A post from entrepreneur Sam Priestley.

I have been a coffee fanatic ever since I happened to move in to a flat a few doors down from where the world barista champion and Gwilym Davies had set up a little coffee stall.

It opened my eyes. For I could get this luxurious, hand-crafted delicacy. Made before my eyes by the most famous craftsman in the world. All for just £2.5!

Imagine that being true for any other luxury good? If I wanted to try the best wine in the world or to be cooked for by the best chef. I would need to be rich or famous.

But king or carpenter it doesn’t matter. We can all enjoy the best coffee.

Gwilym Davies at his little coffee cart in Shoreditch circa 2012

Setting Up My Coffee Shop

I was always an online businessman and had made a lot of money from a mixture of matched betting and e-commerce. But the beauty and romance of coffee hooked me. And I decided to try opening my very own coffee shop.

A foolish and naive decision! But one I threw myself into wholeheartedly. Learning everything I could about coffee and the industry.

I visited the masters and hassled them for advice. I attended conferences and coffee making competitions. And I made a ton of coffee.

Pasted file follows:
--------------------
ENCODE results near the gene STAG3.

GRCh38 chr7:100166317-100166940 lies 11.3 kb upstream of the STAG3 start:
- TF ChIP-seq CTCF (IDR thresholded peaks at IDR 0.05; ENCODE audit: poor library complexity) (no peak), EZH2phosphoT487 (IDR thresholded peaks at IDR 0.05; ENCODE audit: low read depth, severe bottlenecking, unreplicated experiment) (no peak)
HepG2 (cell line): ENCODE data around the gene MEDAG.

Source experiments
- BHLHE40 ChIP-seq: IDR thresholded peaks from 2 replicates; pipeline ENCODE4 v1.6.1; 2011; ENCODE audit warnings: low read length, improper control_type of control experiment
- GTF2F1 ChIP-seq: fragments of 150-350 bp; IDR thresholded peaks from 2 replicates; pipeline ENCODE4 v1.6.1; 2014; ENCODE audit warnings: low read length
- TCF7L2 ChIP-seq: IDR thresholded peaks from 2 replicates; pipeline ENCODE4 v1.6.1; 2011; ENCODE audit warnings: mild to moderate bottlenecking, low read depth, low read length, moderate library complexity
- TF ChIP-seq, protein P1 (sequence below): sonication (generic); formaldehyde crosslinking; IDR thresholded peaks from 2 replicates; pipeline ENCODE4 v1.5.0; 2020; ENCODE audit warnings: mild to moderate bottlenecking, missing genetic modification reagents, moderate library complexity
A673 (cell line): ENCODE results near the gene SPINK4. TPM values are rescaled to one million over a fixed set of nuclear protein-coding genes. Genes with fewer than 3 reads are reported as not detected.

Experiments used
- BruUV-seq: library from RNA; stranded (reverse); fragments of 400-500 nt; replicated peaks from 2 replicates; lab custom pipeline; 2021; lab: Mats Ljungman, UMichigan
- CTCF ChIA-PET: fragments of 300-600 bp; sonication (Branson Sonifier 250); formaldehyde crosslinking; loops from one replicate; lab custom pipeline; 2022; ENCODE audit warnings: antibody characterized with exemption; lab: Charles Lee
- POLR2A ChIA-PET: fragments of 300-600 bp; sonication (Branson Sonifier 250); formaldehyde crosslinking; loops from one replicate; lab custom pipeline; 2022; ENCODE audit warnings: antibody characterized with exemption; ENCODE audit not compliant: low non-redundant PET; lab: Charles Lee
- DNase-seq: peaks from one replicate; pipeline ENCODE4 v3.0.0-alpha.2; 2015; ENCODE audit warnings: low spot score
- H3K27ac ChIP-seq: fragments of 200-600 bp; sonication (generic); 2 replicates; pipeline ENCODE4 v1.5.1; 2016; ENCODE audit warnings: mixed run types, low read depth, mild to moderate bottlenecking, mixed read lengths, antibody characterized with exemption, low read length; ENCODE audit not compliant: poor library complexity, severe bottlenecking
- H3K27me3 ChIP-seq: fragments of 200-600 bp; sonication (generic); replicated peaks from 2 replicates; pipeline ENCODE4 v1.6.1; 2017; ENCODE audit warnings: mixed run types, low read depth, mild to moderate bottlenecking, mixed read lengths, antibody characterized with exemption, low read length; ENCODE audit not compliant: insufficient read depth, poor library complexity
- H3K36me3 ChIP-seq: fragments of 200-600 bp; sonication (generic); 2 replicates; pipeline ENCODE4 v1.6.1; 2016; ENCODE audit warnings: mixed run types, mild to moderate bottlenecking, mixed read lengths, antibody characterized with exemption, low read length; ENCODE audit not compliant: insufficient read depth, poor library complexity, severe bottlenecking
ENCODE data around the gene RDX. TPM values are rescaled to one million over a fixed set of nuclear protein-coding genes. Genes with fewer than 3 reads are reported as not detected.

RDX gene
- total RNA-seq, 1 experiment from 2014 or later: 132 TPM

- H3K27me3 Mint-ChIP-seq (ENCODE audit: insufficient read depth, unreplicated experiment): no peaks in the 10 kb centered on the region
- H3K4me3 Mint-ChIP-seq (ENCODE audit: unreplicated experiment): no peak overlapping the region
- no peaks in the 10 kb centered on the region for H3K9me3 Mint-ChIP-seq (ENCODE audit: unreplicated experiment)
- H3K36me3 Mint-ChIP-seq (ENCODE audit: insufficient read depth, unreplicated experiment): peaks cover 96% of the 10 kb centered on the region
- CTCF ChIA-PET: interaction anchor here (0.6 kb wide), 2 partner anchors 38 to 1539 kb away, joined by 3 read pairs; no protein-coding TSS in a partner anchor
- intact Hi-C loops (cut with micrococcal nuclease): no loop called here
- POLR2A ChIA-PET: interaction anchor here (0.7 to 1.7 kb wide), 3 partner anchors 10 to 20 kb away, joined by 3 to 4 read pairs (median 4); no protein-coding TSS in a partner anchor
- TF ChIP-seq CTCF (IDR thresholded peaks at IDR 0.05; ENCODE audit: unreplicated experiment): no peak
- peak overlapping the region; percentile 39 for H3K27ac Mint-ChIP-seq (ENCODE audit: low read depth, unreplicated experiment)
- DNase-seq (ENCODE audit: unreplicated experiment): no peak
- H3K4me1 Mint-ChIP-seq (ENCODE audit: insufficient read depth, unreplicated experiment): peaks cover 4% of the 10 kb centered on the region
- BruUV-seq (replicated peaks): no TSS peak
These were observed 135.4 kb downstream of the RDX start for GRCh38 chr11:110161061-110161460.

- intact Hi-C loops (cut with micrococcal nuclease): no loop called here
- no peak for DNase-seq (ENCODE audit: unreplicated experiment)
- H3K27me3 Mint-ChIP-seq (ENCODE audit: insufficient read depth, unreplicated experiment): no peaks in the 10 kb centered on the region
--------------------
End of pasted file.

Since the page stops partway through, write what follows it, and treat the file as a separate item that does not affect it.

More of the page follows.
Then in March 2014, we opened our doors!

The dream had come true. And the hard work paid off.

We hit the London coffee scene with a bang and won The Best New Coffee Shop 2014.

The Dark Truth Of Artisan Coffee

But while the coffee we were serving was winning awards it quite quickly became clear that you cannot make money from serving world-class coffee.

The time and money that goes into it just didn’t add up. That £2.5 you spend on a flat white isn’t close to covering everything that went into it. The time training. The coffees wasted practising. The salaries. The rent. The premium beans.

Big brand coffee shops make their money from quantity over quality.

We were advised from the get-go that if we wanted to break even we would need another source of income. Wanna make the best coffee? You need to make your money selling food, or alcohol, or something else.

But that wasn’t my passion. I wanted to make the best coffee, I didn’t want to run a sandwich shop.

I achieved the best coffee. But never made it financially viable and in 2017 sold the business.

Nowadays I make flavoured gin - another hand-crafted artisan product, and one that we can sell for a premium price. But I will forever be a true coffee lover.

I am now back to where I started. Hunting out the best beans and the best baristas. Enjoying every sip of my common man’s gold. But left with an even greater appreciation of what an absolute bargain artisan coffee is.



February 09, 2019 — Guy Wilmot

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